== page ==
In the meantime, I’ll look forward to other witty and wise observations from somewhere in rural PA.

Welcome, William! Glad you enjoyed Poor Richard’s Almanac. And of course you can try your own hand at Richard Saunders! Please send me the link so I can visit when you’ve got it up and running. Here at PRA, Ben Franklin is our hero and blog mentor, and we post as Our friend Ben, Silence Dogood, and, of course, Richard Saunders. Occasionally Doctor Franklin himself has dropped by for a visit (usually to save us from ourselves). Someday, we hope to host George Washington!

William Scudder - September 27, 2011

Thank you for your gracious welcome.
Like you, my opinions fall somewhere between luddite and curmudgeon in flavor.
I’ve included the link to my recent addition to Franklin’s legacy. I suspect I will maintain it for at least as long as it mandated by my class. If I find it becomes habit forming, as a way of releasing pent-up frustrations with current events, I may continue. Time will tell. http://poordicksblog.blogspot.com/
In meantime, it is nice to know there are others who appreciate Franklin for more than being a pretty face on a hundred dollar bill.

Fabulous launch, Richard, I mean, William! And I love the look of your blog, too. I have a feeling you’ll find it as addictive as I do, and such good discipline, too!

18. Ali Geering-Kline - January 26, 2012


I just came across your “A different kind of card” blog post from 2010.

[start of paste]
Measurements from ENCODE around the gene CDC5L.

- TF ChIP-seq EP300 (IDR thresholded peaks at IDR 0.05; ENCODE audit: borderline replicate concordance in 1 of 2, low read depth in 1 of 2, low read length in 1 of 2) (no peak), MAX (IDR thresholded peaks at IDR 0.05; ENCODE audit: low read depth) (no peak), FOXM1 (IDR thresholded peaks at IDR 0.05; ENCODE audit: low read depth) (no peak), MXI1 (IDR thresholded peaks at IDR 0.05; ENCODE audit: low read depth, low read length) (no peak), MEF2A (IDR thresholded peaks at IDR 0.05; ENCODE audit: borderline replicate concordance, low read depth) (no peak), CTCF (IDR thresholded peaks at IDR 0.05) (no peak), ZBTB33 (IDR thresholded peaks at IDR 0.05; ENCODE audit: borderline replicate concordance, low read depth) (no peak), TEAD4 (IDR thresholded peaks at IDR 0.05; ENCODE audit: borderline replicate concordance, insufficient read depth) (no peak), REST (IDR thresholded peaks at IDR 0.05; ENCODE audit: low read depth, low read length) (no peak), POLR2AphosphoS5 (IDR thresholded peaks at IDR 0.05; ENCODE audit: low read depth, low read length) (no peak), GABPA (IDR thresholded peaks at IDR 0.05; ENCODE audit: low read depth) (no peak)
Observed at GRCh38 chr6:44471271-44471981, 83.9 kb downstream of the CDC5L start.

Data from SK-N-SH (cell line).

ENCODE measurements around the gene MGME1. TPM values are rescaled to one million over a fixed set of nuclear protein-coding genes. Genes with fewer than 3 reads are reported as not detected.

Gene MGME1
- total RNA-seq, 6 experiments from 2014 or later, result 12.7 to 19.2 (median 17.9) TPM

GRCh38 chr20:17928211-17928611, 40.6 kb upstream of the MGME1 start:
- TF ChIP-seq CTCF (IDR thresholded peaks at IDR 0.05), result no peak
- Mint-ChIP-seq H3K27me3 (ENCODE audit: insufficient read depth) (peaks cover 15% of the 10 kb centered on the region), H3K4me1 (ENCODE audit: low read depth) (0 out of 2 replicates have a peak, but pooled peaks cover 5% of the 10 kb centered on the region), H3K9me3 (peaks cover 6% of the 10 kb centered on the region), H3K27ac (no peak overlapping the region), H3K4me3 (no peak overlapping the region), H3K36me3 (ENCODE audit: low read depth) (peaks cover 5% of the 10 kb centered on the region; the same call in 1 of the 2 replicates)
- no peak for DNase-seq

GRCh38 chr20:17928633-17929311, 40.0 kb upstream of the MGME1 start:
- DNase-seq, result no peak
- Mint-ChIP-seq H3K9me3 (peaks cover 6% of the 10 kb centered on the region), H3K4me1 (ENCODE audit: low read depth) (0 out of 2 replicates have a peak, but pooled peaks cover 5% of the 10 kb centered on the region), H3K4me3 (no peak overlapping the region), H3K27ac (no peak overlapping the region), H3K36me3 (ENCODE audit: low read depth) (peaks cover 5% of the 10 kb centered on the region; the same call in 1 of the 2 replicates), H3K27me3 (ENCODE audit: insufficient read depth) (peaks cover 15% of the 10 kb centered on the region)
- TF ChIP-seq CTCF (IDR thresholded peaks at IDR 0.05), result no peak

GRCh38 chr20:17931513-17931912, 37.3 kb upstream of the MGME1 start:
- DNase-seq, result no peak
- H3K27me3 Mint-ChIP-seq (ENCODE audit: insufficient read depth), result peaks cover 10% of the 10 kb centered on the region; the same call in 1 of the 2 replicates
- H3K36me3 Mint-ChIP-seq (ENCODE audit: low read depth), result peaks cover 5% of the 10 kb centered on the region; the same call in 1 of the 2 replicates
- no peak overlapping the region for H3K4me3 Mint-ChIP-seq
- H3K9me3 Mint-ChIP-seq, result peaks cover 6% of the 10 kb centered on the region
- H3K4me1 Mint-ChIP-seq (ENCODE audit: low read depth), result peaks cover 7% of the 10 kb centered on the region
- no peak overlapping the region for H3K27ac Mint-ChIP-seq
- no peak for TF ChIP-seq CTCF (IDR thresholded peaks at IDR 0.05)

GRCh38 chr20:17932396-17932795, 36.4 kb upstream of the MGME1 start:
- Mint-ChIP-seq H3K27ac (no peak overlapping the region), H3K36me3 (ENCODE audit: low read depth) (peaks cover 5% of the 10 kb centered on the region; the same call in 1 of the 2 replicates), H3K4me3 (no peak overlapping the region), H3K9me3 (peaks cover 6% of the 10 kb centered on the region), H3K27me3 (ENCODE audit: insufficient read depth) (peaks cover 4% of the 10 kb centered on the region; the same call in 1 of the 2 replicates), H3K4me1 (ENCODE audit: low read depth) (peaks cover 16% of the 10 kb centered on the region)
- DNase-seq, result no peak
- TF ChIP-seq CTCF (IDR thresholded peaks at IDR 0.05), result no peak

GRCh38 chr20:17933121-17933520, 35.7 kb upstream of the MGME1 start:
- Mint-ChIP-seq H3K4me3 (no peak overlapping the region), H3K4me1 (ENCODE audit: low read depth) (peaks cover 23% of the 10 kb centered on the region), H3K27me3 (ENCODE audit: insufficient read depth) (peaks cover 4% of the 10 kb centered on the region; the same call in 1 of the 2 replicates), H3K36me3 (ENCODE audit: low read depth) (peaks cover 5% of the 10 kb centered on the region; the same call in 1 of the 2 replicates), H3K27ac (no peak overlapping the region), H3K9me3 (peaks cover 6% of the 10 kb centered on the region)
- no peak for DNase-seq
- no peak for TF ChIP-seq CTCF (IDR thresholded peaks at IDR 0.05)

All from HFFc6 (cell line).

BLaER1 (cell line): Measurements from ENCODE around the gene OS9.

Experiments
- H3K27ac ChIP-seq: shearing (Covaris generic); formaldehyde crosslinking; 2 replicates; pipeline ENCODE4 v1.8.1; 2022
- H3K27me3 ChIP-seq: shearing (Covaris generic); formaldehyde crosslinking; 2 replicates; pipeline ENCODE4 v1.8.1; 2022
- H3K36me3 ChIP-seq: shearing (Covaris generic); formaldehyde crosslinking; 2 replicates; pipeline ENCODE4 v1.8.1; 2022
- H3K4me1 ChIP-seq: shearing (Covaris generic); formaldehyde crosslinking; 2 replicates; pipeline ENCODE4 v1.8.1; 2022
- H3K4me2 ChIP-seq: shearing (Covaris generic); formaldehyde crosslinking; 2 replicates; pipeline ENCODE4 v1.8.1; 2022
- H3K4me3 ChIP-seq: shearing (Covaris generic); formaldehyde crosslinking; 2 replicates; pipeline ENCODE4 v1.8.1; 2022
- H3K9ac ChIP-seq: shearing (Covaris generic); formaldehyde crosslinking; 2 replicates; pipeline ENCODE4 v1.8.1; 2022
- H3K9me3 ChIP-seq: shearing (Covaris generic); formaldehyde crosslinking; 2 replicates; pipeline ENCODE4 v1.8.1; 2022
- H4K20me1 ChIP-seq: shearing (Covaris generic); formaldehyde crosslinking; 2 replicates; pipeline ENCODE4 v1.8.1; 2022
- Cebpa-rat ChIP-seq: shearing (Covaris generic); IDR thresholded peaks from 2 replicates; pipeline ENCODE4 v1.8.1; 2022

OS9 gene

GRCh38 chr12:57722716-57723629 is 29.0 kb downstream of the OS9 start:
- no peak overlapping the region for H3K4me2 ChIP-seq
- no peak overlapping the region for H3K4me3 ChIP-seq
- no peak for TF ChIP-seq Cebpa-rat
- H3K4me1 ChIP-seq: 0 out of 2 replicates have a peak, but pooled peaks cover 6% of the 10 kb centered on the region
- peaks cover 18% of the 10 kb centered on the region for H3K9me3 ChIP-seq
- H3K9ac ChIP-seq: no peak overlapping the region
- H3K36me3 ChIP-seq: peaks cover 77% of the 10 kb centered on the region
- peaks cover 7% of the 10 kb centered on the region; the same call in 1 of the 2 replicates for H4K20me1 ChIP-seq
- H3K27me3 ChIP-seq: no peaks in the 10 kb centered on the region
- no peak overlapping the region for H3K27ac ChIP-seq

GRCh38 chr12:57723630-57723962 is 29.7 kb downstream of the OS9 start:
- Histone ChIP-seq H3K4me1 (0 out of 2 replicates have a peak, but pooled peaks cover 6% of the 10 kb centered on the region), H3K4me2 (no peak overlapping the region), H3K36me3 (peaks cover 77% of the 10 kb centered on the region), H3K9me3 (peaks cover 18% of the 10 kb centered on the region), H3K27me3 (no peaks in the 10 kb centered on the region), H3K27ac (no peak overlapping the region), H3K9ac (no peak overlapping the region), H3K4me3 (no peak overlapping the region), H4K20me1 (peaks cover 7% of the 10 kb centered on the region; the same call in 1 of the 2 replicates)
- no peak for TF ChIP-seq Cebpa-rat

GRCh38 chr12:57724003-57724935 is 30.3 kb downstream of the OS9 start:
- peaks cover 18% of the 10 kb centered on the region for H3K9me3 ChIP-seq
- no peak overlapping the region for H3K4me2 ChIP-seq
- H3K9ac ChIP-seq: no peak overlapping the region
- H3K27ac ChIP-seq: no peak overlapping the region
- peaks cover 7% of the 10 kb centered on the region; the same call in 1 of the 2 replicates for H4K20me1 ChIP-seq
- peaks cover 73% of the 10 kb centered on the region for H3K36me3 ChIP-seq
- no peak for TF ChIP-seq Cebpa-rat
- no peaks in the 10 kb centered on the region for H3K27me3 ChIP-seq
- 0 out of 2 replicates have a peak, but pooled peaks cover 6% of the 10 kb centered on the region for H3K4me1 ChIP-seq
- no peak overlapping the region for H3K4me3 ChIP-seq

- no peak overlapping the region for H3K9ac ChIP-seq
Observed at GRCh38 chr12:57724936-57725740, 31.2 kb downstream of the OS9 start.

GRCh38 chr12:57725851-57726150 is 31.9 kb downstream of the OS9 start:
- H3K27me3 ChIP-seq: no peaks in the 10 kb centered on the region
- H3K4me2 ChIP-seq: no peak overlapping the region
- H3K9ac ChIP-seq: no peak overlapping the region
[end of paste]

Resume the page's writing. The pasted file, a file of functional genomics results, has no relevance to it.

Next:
I work for an environmental health organization, the Center for Environmental Health, where we work to protect people from the corporate use of toxic chemicals.

I love the concept you brought up in your post about cancer being the “killer of our time” and how the corporations that are polluting our air, food and water should take responsibility for the damage they are doing to our health and the environment.

We’d love to post a shortened version of your blog post on our own blog, Generation Green (http://generationgreen.org).

Please let me know if we can crosspost your article, or if you’d be interested in writing any other environmental health-related material for our blog.

Thanks so much for your time!

All the best,

Ali Geering-Kline
510.655.3900 x312

Hi Ali! I’d be honored if you wanted to crosspost of one of my posts, and would be delighted to write for you. Let me know what you need!

19. Ali Geering-Kline - March 15, 2012


Happy to hear that! Can you send me your email address so I can give you the details about guest blogging for Generation Green?

Ali Geering-Kline

20. Science blogs that I recommend | Science on the Land - November 25, 2012

[…] Poor Richard’s Almanac is a Luddite’s take on life, chickens and other critical issues. […]